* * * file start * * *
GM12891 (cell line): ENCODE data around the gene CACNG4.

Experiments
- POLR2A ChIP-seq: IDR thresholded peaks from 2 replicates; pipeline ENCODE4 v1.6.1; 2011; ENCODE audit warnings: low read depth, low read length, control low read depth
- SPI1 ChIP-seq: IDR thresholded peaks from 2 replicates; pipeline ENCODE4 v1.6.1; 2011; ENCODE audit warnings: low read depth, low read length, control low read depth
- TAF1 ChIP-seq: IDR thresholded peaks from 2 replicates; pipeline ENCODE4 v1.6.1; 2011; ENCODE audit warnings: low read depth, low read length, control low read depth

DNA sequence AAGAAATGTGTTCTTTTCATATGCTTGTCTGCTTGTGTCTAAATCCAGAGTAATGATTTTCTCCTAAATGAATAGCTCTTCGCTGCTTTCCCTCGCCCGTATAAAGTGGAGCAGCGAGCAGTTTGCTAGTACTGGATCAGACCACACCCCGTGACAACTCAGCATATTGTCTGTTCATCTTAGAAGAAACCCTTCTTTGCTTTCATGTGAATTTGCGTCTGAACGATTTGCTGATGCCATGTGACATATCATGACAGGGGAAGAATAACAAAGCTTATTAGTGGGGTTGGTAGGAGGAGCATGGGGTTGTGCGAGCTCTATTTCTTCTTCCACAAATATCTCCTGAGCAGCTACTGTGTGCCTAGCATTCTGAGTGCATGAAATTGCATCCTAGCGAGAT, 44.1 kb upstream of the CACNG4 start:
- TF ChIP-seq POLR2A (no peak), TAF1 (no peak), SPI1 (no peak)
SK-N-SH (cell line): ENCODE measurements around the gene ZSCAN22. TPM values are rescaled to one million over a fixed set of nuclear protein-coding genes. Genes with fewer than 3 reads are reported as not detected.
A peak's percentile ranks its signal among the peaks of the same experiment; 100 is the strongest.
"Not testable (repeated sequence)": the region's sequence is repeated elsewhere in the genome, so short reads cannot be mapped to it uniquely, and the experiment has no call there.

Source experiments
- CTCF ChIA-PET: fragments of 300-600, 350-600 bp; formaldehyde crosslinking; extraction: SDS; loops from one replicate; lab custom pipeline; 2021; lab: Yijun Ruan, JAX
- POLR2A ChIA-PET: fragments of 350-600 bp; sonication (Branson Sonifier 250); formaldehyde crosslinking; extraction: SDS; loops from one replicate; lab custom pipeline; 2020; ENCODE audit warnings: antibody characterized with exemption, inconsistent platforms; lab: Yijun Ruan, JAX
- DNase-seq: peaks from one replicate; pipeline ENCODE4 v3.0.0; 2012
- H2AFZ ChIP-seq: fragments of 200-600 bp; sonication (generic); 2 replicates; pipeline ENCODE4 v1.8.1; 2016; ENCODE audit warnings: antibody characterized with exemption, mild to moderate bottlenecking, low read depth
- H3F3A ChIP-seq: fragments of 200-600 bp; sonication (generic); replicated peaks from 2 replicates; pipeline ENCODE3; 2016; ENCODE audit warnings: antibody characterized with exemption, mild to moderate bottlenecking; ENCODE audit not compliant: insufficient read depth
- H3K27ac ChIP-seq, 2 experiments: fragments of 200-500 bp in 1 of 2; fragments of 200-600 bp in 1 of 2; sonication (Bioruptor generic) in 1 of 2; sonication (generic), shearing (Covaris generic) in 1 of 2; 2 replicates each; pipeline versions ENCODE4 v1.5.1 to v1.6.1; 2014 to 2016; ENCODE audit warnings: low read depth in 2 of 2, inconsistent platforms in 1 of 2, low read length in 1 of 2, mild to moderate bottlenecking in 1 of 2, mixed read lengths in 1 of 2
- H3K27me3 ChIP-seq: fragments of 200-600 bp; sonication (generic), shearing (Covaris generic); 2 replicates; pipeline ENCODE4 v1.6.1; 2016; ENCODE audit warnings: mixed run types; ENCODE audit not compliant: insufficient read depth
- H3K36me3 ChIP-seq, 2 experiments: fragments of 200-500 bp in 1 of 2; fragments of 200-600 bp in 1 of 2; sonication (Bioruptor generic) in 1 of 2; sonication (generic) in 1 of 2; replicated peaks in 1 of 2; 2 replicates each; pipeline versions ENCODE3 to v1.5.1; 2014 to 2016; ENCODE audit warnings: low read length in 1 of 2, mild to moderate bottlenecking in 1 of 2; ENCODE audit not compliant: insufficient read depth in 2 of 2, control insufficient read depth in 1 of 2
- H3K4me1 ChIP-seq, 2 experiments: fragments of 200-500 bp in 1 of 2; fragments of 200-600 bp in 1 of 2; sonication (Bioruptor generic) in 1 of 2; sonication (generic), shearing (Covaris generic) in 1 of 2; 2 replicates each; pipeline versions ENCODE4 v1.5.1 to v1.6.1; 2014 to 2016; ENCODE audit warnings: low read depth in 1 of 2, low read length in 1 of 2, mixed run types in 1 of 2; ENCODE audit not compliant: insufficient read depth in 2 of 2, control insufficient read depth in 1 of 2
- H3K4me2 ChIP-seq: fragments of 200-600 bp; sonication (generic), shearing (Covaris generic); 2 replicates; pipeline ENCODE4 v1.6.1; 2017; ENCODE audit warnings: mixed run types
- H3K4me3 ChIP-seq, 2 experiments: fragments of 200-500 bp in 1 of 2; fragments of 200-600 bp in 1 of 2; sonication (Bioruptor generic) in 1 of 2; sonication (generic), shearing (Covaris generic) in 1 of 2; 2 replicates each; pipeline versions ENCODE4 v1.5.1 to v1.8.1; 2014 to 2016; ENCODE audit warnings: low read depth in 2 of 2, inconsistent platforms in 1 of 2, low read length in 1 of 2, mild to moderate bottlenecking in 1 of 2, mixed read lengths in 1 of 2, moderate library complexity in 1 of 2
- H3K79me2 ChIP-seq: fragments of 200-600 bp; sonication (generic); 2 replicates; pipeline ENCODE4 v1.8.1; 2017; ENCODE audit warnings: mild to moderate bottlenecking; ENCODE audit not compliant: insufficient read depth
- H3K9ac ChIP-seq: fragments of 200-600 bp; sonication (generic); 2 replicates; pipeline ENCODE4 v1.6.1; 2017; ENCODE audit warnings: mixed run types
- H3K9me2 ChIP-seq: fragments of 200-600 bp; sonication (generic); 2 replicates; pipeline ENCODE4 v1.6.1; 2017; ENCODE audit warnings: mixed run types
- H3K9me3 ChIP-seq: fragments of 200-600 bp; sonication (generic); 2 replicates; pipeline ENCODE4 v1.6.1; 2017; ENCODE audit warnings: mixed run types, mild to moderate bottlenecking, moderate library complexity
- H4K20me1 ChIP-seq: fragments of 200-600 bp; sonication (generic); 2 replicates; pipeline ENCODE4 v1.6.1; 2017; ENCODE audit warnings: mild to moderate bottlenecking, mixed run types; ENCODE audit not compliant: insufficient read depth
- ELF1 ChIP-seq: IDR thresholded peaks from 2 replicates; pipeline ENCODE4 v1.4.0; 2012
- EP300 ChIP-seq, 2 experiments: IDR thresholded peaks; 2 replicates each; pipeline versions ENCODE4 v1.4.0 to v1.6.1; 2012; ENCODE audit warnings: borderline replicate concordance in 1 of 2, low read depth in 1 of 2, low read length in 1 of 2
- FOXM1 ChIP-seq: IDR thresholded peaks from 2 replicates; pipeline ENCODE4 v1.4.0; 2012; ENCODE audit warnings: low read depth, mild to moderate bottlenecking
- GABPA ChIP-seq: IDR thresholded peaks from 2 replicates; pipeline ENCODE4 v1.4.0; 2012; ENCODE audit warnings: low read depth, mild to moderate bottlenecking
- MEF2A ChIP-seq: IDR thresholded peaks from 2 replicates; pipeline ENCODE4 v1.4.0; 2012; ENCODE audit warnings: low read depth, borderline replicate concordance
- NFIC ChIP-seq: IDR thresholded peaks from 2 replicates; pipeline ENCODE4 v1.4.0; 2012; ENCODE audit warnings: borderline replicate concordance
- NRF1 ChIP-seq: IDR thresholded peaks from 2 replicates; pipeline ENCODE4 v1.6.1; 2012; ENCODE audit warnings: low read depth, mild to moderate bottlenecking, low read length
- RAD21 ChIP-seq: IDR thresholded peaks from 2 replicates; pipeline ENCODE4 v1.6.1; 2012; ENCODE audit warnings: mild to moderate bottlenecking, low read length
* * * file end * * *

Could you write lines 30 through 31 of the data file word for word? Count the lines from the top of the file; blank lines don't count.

- FOXM1 ChIP-seq: IDR thresholded peaks from 2 replicates; pipeline ENCODE4 v1.4.0; 2012; ENCODE audit warnings: low read depth, mild to moderate bottlenecking
- GABPA ChIP-seq: IDR thresholded peaks from 2 replicates; pipeline ENCODE4 v1.4.0; 2012; ENCODE audit warnings: low read depth, mild to moderate bottlenecking